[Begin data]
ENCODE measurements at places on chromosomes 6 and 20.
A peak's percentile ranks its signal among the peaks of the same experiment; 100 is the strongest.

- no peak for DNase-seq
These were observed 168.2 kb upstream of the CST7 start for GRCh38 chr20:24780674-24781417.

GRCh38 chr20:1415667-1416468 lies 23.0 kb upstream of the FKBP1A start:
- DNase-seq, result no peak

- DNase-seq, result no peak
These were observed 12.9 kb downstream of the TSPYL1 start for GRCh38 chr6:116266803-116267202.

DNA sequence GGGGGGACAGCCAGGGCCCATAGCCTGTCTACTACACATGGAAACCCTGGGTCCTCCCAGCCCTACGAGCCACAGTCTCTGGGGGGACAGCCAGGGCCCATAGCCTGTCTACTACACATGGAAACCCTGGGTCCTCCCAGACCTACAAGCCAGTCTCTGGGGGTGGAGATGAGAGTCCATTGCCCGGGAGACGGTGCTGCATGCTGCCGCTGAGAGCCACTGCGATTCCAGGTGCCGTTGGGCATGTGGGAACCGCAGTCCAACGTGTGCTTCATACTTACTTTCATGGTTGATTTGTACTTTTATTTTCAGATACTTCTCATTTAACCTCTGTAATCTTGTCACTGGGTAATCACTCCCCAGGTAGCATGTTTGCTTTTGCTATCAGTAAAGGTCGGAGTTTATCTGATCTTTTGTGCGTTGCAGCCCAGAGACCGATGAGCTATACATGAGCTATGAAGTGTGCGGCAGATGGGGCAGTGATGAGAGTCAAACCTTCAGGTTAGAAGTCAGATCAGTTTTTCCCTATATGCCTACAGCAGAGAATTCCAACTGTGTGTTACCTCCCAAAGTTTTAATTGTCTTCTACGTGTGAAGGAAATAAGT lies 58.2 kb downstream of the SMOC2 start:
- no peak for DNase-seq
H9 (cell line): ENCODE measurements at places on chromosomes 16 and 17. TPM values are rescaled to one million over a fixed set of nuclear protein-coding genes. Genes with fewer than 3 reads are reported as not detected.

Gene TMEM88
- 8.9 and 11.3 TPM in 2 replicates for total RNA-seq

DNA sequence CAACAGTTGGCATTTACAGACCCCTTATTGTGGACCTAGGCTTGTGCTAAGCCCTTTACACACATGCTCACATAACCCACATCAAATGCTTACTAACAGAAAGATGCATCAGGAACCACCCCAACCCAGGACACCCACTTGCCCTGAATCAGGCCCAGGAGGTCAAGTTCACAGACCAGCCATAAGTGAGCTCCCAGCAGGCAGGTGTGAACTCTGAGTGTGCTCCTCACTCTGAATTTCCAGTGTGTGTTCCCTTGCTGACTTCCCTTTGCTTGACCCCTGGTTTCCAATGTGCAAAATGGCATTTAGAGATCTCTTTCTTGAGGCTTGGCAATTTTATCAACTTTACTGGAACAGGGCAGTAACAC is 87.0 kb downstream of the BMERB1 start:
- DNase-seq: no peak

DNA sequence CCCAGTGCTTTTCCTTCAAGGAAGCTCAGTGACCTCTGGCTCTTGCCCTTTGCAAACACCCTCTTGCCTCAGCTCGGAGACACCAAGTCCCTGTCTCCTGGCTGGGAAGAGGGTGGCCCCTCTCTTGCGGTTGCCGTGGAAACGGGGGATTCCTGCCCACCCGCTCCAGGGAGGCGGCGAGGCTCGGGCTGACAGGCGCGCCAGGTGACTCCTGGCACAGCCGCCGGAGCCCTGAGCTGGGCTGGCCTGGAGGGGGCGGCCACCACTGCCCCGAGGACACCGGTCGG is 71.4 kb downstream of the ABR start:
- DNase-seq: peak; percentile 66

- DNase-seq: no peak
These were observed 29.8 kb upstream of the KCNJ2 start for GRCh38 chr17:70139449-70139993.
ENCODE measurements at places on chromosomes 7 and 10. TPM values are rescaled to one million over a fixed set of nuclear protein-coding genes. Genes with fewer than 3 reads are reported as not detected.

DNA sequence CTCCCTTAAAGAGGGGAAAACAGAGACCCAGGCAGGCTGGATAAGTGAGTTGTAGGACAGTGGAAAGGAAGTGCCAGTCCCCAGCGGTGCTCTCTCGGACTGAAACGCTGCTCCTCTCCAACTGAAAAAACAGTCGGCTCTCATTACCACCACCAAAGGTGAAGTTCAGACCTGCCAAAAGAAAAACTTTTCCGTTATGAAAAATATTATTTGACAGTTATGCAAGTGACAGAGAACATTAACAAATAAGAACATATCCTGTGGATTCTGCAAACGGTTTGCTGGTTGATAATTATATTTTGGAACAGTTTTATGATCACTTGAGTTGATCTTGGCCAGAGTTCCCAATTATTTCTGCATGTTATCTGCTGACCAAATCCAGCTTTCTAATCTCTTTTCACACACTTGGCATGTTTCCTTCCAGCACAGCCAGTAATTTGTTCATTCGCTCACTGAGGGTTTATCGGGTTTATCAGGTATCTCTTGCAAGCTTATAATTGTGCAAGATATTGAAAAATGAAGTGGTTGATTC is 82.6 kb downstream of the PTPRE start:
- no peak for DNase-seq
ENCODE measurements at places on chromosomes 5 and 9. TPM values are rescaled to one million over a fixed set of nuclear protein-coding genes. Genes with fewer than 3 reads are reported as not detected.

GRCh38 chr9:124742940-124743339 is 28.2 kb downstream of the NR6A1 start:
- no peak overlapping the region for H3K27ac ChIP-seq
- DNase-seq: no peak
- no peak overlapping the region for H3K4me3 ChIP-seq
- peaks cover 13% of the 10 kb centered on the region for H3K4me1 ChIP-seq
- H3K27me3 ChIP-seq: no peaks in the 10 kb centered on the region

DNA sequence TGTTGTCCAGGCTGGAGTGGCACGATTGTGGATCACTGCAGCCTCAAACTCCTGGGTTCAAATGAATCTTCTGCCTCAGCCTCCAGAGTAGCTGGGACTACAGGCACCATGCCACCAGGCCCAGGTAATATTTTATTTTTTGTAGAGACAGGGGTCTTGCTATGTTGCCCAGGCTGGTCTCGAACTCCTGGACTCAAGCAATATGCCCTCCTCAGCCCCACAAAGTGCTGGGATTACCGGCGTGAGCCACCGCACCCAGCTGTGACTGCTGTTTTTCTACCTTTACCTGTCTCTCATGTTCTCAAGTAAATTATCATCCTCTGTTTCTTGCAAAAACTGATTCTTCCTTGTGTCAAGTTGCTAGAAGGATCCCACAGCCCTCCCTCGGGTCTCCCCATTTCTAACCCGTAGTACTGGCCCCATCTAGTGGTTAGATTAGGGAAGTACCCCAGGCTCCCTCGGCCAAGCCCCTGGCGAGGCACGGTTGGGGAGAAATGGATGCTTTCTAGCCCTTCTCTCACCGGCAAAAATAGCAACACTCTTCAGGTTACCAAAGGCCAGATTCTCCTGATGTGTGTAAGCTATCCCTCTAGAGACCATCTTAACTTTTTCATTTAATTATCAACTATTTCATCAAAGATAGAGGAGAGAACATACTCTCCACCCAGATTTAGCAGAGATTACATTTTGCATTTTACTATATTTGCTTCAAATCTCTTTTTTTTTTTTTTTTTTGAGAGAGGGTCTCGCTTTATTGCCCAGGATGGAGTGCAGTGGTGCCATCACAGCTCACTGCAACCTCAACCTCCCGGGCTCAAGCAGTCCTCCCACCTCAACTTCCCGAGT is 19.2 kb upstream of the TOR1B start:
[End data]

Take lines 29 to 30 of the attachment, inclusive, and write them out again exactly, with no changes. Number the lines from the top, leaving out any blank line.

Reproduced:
- H3K27me3 ChIP-seq: no peaks in the 10 kb centered on the region

DNA sequence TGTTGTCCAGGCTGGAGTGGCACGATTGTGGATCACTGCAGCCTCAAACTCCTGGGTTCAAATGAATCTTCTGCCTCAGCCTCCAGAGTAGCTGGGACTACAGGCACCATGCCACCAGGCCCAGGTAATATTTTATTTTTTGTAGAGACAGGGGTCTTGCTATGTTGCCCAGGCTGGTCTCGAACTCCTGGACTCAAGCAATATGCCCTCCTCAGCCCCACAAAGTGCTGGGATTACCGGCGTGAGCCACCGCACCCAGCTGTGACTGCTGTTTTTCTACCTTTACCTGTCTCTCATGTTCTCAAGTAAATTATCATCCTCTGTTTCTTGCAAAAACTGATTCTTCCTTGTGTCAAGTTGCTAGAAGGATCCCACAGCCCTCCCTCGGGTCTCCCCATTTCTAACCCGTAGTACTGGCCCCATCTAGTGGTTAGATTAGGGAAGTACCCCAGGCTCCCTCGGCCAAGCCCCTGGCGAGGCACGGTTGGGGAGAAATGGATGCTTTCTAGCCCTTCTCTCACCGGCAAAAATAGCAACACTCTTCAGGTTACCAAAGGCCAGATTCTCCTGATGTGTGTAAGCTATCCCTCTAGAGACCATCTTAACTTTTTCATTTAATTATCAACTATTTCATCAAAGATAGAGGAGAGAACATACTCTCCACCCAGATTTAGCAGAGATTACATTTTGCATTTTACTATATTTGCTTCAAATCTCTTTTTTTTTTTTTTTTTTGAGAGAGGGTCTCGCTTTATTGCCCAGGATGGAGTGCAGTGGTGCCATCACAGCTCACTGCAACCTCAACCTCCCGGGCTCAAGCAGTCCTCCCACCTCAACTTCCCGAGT is 19.2 kb upstream of the TOR1B start: